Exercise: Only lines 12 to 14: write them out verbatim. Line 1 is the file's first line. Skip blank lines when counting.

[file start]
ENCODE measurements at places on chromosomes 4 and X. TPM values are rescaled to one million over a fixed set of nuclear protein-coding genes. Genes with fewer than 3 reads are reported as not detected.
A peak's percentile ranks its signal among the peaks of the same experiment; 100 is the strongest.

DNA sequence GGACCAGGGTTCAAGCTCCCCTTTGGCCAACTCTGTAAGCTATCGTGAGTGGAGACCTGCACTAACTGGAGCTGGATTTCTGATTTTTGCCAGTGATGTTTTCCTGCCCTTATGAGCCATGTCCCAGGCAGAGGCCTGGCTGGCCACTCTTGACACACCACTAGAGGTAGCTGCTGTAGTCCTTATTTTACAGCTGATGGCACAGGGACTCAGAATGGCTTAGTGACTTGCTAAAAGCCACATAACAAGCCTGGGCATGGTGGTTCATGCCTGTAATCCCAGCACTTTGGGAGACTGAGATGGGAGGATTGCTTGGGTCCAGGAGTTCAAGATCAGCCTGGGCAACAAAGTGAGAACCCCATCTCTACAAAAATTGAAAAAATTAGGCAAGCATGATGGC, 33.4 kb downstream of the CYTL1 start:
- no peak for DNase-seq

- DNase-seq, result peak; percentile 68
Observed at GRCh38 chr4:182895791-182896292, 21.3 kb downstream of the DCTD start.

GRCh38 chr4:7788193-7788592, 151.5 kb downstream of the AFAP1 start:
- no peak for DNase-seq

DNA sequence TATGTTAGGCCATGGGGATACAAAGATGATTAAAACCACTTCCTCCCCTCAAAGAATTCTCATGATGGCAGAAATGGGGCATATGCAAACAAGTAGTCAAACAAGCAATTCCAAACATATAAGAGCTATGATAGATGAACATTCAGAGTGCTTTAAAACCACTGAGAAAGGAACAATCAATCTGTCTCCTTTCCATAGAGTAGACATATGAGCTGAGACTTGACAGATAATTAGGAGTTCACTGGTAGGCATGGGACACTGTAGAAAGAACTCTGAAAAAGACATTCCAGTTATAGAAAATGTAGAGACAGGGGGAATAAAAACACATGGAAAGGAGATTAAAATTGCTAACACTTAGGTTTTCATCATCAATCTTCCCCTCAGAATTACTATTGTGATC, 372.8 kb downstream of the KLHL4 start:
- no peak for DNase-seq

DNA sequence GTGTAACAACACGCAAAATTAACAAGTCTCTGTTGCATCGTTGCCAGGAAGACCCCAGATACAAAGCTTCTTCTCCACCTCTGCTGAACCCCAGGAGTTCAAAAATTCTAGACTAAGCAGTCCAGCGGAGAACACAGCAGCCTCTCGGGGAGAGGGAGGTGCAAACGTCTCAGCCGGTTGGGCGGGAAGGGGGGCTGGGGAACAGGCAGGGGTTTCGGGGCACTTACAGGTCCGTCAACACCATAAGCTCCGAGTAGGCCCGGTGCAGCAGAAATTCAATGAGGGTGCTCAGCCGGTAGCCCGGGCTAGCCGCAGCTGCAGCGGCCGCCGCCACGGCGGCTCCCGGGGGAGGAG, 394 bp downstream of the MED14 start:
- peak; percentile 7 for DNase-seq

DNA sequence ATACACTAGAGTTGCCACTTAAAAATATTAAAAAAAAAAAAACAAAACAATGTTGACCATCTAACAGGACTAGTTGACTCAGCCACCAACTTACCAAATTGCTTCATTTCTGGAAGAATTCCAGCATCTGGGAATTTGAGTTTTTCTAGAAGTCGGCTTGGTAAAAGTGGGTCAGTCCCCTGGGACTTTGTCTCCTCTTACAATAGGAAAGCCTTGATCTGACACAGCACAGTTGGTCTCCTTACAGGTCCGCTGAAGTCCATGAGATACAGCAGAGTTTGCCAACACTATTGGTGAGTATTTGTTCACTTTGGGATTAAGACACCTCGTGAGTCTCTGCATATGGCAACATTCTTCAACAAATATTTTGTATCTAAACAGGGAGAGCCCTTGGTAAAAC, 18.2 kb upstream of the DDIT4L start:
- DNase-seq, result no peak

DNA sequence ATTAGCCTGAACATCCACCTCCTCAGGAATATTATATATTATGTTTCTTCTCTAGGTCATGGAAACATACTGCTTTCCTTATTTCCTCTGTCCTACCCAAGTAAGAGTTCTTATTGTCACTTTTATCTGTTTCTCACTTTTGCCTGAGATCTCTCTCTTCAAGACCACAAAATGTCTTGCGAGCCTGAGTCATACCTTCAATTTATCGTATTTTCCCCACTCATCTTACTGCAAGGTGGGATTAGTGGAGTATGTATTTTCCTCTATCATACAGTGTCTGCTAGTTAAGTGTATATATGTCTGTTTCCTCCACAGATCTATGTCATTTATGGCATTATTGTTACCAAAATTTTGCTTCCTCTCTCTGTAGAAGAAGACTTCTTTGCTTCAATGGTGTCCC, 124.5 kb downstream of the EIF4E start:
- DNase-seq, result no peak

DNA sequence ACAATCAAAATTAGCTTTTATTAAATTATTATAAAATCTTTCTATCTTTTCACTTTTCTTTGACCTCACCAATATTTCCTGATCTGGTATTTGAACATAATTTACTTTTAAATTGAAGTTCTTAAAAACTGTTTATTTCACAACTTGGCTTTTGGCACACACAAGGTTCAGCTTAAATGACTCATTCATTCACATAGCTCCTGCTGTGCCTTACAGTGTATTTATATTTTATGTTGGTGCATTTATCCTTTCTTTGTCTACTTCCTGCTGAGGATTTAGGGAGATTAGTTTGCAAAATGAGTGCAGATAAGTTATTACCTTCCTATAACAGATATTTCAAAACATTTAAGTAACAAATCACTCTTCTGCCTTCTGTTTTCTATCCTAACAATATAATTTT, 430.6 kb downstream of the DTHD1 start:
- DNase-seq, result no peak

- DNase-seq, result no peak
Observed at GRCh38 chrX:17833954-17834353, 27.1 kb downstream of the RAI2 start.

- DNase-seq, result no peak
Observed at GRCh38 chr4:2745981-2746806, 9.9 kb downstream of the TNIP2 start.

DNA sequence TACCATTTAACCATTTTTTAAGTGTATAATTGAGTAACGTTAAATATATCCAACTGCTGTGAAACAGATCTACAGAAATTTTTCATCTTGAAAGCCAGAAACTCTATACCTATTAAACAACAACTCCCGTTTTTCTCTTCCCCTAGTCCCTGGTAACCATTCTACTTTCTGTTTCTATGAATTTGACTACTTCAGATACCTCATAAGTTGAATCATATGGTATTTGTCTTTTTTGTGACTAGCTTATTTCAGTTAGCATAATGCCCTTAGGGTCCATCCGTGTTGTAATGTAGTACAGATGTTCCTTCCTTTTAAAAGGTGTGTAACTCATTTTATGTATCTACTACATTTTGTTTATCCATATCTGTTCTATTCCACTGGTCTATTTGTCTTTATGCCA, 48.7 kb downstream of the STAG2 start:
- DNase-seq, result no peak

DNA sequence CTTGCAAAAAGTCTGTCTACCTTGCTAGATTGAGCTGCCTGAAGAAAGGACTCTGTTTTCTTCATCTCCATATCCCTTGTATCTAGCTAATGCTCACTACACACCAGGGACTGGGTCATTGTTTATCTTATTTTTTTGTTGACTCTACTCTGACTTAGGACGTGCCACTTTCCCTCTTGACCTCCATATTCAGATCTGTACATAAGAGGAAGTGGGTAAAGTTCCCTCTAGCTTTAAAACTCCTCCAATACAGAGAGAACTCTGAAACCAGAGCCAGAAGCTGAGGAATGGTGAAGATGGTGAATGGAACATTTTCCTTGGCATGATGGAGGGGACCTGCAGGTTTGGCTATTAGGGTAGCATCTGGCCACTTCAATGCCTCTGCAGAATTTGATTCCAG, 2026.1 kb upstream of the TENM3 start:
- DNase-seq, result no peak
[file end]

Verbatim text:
- peak; percentile 7 for DNase-seq

DNA sequence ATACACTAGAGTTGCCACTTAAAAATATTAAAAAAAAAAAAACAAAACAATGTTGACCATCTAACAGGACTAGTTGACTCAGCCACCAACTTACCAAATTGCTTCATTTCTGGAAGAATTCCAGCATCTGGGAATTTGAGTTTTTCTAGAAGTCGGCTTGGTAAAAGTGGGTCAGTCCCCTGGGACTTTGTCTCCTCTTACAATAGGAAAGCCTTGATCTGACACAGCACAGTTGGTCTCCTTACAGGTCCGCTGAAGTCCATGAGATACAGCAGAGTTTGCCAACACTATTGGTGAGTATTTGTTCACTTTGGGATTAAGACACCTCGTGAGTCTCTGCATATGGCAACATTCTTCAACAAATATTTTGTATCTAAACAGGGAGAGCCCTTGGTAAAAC, 18.2 kb upstream of the DDIT4L start:
- DNase-seq, result no peak